The album, a follow-up to 2021’s acoustic American Silence, was co-produced by Niko Bolas (Neil Young, The Mavericks) and Dave Resnik (Sonia Dada, Mavis Staples) and recorded in Hollywood, CA at the legendary Sunset Sound. Personnel includes Doug Pettibone (Lucinda Williams, Ray LaMontagne), Sunny War, Michael Jerome (Richard Thompson, Blind Boys of Alabama), Kaveh Rastegar (John Legend, Bruce Springsteen), Kelvin Holly (Little Richard, Peggi Young), Deron Johnson (Miles Davis, Seal), Dave Palmer (Joe Henry, Susan Tedeschi, Fiona Apple), Maiya Sykes (Macy Gray, Postmodern Jukebox), Jessica Childress (Aloe Blacc, Rod Stewart), Charles Jones (Jennifer Hudson, Joy Oladokun), and Ginger Murphy (Kamasi Washington, Kendrick Lamar).
“Everybody involved in the making of the album are dear friends that I’ve worked with, so that made it a really special session. We had Dave Palmer play on a handful of songs, and then we had Deron Johnson on piano, who I met when I was opening for Seal almost 20 years ago. He was playing piano with Seal, and we became great friends. He’s an incredible pianist, both pop and jazz music. He was actually Miles Davis’ last piano player. There’s Ginger Murphy on cello. She came in and did a beautiful job. Michael Jerome Moore on drums; he’s on the whole record. Kaveh Rastegar (bassist) is on the whole record, and also the great Doug Pettibone on guitars. And then Kelvin Holly is on guitars. He’s from Muscle Shoals.
“Niko Bolas co-produced with Dave Resnick, who I’ve known since ‘93. Dave had a band called Sonia Dada and I did some touring with them when I was just a teenager. Niko has actually worked with Neil Young for many years, so there’s that connection as well. Working with the two of them was an incredibly inspiring and beautiful experience. I do a lot of cooking analogies; I feel like they’re the kind of chefs that say, ‘Here’s the base, here’s the ingredients, here’s what’s important for the recipe. Now make it yours.’ It really speaks to how professional and seasoned they both are. They know how to get out of the artist’s way and let the music do the work, and then add their expertise to make the vision realized.”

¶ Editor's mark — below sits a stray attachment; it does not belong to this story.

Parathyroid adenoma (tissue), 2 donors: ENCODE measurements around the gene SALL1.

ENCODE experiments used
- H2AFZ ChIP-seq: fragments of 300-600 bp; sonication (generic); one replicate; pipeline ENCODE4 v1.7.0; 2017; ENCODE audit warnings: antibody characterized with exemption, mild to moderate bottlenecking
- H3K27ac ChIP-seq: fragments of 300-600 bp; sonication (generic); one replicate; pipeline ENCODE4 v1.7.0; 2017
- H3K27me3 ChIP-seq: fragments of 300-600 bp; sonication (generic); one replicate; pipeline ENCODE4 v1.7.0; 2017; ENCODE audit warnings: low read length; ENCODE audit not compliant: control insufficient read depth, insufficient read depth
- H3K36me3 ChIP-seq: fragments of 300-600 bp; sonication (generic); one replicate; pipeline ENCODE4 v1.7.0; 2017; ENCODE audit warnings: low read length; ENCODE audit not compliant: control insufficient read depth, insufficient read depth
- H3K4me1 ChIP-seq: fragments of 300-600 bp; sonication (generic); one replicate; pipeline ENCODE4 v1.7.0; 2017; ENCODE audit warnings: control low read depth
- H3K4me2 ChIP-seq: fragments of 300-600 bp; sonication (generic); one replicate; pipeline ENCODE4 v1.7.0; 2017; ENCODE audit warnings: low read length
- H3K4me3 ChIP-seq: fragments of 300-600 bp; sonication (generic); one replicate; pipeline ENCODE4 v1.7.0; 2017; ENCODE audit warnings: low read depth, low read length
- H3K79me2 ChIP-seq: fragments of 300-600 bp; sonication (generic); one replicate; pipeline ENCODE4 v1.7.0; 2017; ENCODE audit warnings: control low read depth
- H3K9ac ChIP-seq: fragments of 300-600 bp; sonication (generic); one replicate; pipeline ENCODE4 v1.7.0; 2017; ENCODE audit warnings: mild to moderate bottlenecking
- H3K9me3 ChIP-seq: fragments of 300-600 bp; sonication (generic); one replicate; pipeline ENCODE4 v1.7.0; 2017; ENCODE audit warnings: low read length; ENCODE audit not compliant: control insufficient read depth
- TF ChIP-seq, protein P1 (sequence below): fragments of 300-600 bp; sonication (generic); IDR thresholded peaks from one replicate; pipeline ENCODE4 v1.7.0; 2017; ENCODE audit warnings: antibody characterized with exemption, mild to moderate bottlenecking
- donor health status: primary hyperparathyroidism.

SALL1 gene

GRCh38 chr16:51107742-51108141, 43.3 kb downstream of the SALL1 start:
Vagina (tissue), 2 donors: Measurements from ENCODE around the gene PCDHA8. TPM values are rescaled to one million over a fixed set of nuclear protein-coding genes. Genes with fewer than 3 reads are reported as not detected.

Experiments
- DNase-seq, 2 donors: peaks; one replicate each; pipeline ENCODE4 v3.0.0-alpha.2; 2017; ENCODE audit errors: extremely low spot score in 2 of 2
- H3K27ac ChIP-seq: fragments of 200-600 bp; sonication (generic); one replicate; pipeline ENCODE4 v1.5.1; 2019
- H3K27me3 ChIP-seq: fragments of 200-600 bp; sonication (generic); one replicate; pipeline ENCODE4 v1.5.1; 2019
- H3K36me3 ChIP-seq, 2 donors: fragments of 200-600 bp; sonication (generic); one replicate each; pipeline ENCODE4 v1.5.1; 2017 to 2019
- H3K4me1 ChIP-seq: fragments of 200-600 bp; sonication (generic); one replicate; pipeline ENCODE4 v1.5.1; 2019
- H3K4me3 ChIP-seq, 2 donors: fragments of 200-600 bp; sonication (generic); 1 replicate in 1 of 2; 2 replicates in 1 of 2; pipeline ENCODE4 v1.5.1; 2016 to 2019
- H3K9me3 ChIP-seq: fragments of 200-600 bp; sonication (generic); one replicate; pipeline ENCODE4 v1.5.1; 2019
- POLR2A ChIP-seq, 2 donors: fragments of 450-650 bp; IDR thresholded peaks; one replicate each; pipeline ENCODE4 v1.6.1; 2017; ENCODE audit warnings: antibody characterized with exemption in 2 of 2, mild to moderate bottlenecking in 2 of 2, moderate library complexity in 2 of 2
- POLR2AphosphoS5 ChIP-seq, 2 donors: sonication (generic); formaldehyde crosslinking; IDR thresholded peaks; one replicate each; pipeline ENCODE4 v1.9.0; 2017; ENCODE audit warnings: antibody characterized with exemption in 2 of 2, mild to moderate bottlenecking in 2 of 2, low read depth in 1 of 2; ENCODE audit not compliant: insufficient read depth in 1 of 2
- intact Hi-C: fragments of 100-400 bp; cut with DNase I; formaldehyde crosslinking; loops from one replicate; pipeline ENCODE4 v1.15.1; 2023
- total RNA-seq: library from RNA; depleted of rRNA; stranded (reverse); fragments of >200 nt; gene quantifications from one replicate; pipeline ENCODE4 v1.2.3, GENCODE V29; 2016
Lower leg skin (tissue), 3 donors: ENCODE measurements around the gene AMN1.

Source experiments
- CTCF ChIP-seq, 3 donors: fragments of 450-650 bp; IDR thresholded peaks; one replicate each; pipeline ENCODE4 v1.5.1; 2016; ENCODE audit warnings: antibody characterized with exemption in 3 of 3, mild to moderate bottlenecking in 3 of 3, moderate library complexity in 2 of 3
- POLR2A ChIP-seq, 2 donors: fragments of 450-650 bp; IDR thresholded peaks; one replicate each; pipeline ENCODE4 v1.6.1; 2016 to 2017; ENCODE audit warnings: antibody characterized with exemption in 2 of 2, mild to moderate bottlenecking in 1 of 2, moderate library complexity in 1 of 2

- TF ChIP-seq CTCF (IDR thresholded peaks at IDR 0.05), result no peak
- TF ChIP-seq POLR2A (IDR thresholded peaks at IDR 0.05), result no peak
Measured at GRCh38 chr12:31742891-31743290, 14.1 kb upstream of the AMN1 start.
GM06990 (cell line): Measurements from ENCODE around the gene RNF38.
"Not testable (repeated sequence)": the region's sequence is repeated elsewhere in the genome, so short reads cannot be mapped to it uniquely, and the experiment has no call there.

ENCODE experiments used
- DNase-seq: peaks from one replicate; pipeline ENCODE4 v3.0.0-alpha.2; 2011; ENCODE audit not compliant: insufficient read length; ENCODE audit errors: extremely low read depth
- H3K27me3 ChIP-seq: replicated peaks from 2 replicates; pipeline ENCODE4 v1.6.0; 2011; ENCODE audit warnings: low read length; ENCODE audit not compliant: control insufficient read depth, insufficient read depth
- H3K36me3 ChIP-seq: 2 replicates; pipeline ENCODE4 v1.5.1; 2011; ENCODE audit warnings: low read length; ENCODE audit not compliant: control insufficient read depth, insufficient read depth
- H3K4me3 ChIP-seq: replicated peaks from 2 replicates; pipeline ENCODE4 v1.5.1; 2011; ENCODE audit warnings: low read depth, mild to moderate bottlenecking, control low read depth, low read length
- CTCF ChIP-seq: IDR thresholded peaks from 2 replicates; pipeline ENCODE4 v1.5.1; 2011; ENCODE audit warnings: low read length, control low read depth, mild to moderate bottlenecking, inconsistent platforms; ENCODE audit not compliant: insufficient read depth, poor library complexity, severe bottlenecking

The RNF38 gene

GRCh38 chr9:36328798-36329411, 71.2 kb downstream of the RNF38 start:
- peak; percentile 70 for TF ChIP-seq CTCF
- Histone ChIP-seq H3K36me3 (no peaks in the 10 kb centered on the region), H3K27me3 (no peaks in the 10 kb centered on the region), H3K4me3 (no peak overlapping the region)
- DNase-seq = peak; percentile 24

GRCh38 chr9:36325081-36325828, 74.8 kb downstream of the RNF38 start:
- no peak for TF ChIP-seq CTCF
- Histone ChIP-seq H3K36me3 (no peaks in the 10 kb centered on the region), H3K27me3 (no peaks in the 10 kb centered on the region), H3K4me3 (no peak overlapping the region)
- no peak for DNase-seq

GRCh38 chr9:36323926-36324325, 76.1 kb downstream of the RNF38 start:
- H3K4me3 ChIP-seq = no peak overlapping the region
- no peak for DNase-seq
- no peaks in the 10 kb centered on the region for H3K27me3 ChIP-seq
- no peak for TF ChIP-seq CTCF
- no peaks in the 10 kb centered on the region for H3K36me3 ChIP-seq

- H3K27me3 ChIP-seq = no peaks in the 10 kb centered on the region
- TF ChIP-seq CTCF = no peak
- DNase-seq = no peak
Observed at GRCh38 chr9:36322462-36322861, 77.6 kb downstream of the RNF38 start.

In addition to touring with Neil Young and Seal, he has shared worldwide stages with B.B. King, Aaron Neville, Al Green, and Toots and the Maytals. He feels like each tour has been “a magic carpet ride,” each its own edifying journey. “Kind of learning how to navigate at a different pace with different circumstances and bigger audiences. Every tour has been unique and special. With Seal it was my first time really touring internationally. Having that chance an and him taking the chance on me was really special, and they were sold out shows. He’s just a very generous individual as far as treating me like part of the family. It’s been the same way all the way to Neil Young.